several Reasons Spotify May Never Become the OS of Music

So , most of you are probably aware of the recent changes that Spotify has made when it comes to opening up its platform for programmers to build apps upon. In 03, the social music service will be opening up an app store to help app developers get paid for their hard work. Here’s more info about Buy Spotify Plays stop by the web-page.
Last week, I read a really interesting write-up on the Guardian titled “Spotify: We need to turn ourselves into the OS of Music. ”

As a heavy user of the free version of Spotify, I really love what they are doing to get social music but there are couple of major problems that I feel will prevent it from becoming the OPERATING SYSTEM of music.

The first, being its relationship with Facebook which allows users to have to login with a Facebook account. Even though just about everyone that’s breathing uses Facebook, individuals are still a little apprehensive about sharing their listening habits and having to login in to one system to make use of another system. And, while some may argue you can easily switch to private listening mode, it still will keep on turn a lot of people away. With VEVO’s new deal with Facebook, it requires the same process and this is the reason why I won’t use VEVO as much as I have in the past.

This particular seems to be the way that Facebook really does business, all or nothing. If Spotify is to ever to become the OPERATING SYSTEM of Music, it must separate from Facebook or create an edition that doesn’t require users to login via Facebook. Jay-Z had an cd to come out a while ago called “The Formula 2: The Gift and The Curse, ” and in my opinion an all in deal with Facebook is definitely a ‘gift along with a curse. ‘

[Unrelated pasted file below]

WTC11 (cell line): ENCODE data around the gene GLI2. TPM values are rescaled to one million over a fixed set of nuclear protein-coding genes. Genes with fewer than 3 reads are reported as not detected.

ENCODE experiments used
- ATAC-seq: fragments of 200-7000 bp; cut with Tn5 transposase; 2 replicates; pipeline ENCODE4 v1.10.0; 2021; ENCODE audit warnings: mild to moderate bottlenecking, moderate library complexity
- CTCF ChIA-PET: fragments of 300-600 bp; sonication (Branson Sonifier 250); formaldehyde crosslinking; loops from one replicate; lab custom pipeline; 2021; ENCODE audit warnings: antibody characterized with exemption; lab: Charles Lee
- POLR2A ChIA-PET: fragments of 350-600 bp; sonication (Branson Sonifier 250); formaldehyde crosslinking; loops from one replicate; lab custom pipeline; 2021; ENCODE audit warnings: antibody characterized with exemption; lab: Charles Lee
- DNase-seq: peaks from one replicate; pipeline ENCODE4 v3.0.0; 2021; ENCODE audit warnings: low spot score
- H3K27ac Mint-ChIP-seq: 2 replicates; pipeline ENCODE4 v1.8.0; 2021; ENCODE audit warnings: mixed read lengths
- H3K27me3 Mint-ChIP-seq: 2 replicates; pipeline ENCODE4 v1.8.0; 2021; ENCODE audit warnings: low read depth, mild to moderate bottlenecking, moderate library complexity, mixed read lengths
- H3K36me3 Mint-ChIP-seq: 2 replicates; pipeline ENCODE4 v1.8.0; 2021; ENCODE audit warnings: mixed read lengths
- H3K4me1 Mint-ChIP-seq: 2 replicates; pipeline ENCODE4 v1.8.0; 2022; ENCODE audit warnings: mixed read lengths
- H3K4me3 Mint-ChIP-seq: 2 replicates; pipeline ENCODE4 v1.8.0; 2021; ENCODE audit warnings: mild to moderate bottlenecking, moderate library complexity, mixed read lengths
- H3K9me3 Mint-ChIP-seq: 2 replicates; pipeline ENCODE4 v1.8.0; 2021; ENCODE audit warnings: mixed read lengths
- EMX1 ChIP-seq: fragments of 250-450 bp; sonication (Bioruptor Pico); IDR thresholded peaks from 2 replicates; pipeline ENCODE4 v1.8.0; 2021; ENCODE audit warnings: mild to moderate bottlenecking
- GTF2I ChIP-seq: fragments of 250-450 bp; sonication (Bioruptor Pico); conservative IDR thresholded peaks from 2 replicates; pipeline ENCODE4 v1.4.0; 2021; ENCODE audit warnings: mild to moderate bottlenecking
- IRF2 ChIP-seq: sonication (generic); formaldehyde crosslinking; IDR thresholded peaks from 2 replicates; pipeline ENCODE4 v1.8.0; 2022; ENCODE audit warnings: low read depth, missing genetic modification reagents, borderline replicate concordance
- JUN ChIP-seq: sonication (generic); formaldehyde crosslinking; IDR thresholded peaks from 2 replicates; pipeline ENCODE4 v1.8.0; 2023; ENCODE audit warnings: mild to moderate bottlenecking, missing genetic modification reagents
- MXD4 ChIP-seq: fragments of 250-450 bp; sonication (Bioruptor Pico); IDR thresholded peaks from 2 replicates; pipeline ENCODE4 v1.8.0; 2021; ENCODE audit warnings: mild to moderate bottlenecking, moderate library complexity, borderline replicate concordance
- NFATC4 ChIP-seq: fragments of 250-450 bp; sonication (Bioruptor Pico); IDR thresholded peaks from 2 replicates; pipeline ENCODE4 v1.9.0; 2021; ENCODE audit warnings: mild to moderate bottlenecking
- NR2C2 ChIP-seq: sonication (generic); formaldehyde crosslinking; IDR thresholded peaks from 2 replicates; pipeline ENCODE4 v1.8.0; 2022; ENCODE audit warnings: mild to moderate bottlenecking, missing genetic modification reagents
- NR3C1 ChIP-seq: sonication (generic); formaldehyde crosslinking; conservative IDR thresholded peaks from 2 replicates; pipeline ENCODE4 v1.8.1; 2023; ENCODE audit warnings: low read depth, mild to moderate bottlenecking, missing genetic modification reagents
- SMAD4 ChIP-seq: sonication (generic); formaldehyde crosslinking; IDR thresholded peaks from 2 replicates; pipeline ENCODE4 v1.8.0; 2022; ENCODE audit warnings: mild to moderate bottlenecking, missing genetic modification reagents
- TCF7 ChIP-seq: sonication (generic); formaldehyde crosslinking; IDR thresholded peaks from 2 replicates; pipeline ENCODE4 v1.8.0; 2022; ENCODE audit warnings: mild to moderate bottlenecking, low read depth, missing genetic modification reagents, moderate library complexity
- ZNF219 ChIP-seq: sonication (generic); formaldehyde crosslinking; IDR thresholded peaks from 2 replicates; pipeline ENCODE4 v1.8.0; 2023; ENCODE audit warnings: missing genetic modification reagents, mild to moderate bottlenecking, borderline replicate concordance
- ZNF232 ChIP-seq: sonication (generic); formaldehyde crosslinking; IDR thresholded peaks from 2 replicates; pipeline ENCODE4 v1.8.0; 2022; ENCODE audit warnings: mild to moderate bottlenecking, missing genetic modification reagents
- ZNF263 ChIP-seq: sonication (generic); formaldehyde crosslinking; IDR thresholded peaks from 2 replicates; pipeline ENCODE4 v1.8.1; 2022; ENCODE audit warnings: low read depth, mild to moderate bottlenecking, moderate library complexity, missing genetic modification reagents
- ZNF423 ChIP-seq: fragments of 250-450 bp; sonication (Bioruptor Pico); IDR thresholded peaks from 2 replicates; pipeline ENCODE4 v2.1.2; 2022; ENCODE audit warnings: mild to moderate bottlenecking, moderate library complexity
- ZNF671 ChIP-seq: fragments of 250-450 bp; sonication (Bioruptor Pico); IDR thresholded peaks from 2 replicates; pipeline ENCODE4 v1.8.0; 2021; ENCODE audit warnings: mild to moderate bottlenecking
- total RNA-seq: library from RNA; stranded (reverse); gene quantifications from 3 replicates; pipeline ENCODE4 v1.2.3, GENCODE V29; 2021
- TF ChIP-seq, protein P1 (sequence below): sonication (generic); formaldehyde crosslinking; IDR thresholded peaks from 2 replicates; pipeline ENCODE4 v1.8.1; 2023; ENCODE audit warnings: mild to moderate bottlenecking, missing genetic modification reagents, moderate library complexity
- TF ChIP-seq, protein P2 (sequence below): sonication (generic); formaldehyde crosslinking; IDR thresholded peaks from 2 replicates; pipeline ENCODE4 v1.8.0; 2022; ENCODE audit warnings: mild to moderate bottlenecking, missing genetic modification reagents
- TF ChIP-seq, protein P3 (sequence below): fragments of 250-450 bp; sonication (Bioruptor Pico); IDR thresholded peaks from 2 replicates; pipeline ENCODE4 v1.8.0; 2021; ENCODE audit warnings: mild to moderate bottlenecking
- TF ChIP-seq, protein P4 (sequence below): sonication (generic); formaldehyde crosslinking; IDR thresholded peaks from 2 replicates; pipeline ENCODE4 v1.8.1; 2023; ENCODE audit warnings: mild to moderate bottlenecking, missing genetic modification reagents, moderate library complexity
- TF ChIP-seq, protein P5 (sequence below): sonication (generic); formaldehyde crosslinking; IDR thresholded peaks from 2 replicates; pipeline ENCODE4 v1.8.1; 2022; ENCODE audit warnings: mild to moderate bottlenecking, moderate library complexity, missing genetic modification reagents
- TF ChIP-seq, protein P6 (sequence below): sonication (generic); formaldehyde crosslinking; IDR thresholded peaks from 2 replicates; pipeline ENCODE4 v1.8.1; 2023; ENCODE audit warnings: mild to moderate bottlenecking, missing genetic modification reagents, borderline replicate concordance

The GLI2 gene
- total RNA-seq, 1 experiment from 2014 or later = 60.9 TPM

Second, Spotify as well as the recording industry must figure out a way to compensate artists more fairly to get streaming music play. Major record labels love Spotify, because they very own shares and the artists, well… Whilst people argue that listening to streaming songs increases physical album sales, I have been using Spotify since it launched within the U. S. and I have however to purchase one album because I heard it on Spotify.

3rd, services like iTunes and Rhapsody still are the most dominant electronic music services in the U. T. and they both operate independently associated with Facebook. Both services will keep on challenge Spotify as they are increasing the social features. Rhapsody recently lead 1 million paying subscribers, which makes it the most popular premium music service within the U. S. iTunes failed to obtain a warm response from Ping, but in my opinion they will leverage their mobile platform to offer a socially integrated service that will challenge Spotify’s dominance within the social music sphere.

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